U.S. Committee for Refugees World Refugee Survey 2002 - Bulgaria
|Publisher||United States Committee for Refugees and Immigrants|
|Publication Date||10 June 2002|
|Cite as||United States Committee for Refugees and Immigrants, U.S. Committee for Refugees World Refugee Survey 2002 - Bulgaria , 10 June 2002, available at: http://www.refworld.org/docid/3d04c1474.html [accessed 12 December 2013]|
|Disclaimer||This is not a UNHCR publication. UNHCR is not responsible for, nor does it necessarily endorse, its content. Any views expressed are solely those of the author or publisher and do not necessarily reflect those of UNHCR, the United Nations or its Member States.|
At the end of 2001, Bulgaria hosted about 2,900 refugees and asylum seekers in need of protection. These included 385 persons granted asylum, 1,172 individuals issued residence permits on humanitarian grounds, and 1,349 asylum seekers with pending claims.
During the year, 2,428 asylum seekers applied for asylum in Bulgaria, up 38 percent from the 1,755 applicants in 2000. The largest numbers of asylum seekers came from Afghanistan (1,081), Iraq (720), and Armenia (160).
The Bulgarian Agency for Refugees (BAR), which is responsible for adjudicating asylum claims in the first instance, decided the cases of 2,190 applicants during 2001. Of these, 385 applicants received refugee status, an approval rate of 17.6 percent. Iraqis made up the largest group of successful asylum applicants (140), followed by Afghans (102). Additionally, 1,172 applicants received residence permits on humanitarian grounds for varying lengths of time, the majority from Afghanistan and Iraq.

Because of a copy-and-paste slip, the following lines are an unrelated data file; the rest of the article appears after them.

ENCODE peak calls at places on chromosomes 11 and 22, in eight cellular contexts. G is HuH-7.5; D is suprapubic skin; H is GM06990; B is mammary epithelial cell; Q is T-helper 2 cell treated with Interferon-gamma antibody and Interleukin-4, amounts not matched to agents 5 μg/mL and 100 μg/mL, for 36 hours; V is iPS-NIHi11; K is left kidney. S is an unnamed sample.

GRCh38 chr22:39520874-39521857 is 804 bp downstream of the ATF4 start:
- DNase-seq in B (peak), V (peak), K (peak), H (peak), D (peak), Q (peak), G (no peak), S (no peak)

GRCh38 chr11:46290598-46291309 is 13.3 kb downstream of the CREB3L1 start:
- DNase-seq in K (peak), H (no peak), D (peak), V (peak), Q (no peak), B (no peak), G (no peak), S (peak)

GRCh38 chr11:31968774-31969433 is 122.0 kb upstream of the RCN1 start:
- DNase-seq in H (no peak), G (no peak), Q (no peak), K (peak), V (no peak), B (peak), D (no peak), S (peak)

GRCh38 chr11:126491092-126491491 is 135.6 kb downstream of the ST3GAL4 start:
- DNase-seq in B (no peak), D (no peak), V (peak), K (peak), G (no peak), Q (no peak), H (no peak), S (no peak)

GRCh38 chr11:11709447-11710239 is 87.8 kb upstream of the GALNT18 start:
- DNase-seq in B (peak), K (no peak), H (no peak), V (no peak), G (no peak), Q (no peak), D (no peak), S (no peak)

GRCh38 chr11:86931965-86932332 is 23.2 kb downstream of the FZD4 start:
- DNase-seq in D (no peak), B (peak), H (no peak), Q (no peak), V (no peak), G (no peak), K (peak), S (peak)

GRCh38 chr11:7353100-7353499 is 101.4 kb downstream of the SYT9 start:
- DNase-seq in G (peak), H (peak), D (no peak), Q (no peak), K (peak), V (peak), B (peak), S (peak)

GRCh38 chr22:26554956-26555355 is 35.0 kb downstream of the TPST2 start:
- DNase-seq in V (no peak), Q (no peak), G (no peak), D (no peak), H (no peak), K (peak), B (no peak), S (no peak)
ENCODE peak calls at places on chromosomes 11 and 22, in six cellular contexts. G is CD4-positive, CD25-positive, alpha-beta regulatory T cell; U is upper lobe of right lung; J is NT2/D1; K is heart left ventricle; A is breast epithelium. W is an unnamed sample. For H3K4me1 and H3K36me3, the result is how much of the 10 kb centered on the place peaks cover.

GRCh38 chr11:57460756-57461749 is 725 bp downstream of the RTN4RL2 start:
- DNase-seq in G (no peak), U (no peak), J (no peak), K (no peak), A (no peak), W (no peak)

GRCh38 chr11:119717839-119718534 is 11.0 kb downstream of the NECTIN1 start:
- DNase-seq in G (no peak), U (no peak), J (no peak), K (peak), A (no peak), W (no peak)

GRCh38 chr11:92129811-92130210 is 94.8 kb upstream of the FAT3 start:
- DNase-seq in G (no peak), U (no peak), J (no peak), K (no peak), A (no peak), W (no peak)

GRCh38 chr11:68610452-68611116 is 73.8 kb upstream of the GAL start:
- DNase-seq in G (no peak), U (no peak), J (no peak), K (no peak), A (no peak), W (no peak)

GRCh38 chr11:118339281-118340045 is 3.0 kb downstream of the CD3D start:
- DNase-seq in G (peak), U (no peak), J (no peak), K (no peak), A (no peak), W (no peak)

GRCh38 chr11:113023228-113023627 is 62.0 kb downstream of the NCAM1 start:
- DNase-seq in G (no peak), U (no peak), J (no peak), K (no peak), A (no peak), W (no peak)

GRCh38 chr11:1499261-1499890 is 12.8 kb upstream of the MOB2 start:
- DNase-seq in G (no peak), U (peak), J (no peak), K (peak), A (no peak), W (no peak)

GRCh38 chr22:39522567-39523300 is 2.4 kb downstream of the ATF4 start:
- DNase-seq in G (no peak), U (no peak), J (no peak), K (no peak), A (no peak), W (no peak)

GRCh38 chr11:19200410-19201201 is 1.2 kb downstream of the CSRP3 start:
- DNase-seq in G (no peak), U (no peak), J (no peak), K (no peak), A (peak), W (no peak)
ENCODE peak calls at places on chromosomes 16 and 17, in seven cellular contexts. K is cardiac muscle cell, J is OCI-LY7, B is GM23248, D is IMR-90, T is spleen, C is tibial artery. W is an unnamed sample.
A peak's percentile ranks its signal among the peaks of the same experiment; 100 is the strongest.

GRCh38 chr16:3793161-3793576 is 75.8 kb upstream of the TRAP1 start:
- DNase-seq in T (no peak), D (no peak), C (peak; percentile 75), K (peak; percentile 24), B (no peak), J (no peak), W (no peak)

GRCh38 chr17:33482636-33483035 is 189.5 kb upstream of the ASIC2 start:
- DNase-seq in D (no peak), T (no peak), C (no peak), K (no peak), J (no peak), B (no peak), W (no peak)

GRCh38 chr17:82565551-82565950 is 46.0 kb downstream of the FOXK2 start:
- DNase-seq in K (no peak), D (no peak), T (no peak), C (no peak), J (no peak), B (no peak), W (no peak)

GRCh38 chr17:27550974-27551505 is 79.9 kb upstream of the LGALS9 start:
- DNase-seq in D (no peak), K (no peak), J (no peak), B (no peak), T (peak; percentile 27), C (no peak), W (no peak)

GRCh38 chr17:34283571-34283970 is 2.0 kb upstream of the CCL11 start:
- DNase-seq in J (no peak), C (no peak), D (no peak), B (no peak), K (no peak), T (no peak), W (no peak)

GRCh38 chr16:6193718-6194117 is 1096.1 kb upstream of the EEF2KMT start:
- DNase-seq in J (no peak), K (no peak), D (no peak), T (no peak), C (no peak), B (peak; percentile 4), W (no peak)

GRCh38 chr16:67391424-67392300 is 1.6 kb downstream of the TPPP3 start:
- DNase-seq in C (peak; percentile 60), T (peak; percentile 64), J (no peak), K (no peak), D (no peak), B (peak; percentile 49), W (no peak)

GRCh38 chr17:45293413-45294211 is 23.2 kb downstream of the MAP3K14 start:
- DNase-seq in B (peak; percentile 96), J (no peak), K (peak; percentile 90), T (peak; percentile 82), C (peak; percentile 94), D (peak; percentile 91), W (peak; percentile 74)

The BAR denied 633 asylum claims and revoked the status of 36 persons during the year (4 with refugee status and 32 with humanitarian status).
Some 2,900 Bulgarians, most of whom were believed to be members of the Roma minority, sought asylum in other European countries during 2001.
Bulgaria acceded to the UN Refugee Convention in 1993. The country's 1991 Constitution includes a provision for granting asylum "to foreigners persecuted for their opinion and activity in defense of internationally recognized rights and freedoms."
Bulgaria's asylum procedure is governed by the Law on Refugees, which became effective in August 1999. Under the law, asylum seekers may apply at the border, in police stations, or at Bulgarian missions abroad. Asylum seekers in Bulgaria must apply within 72 hours of arrival, and the BAR should adjudicate asylum claims within three months. The agency may grant an asylum seeker Convention refugee status for up to three years, or humanitarian protection, valid for varying periods up to one year. Both statuses may be renewed.
Rejected asylum seekers may appeal negative decisions to the chairman of the BAR on administrative grounds, and to the Supreme Administrative Court on legal grounds. In the normal procedure, applicants have seven days to appeal negative decisions. Submitting an appeal suspends deportation proceedings.
The law also provides for an accelerated procedure for "manifestly unfounded" applicants, which refers to asylum seekers arriving from "safe" countries, or applicants who knowingly provide false information or documentation. In 2000, Bulgaria adopted a list of 105 "safe" countries that included Yugoslavia, Indonesia, and India. According to the UN High Commissioner for Refugees (UNHCR), Bulgaria uses the list only as a reference tool, examining each application on a case-by-case basis.
Bulgaria's accelerated procedure has not been fully implemented, according to UNHCR, and less than ten cases were denied as "manifestly unfounded" in 2001.
In the accelerated procedure, the border police determine admissibility to the normal procedure. Applicants rejected in the accelerated procedure have only 24 hours to appeal a negative decision, a time period that nongovernmental organizations (NGOs) consider insufficient. Decisions made in the accelerated procedure are subject only to administrative, not judicial, review. The authorities do not process the applications of unaccompanied minors in the accelerated procedure.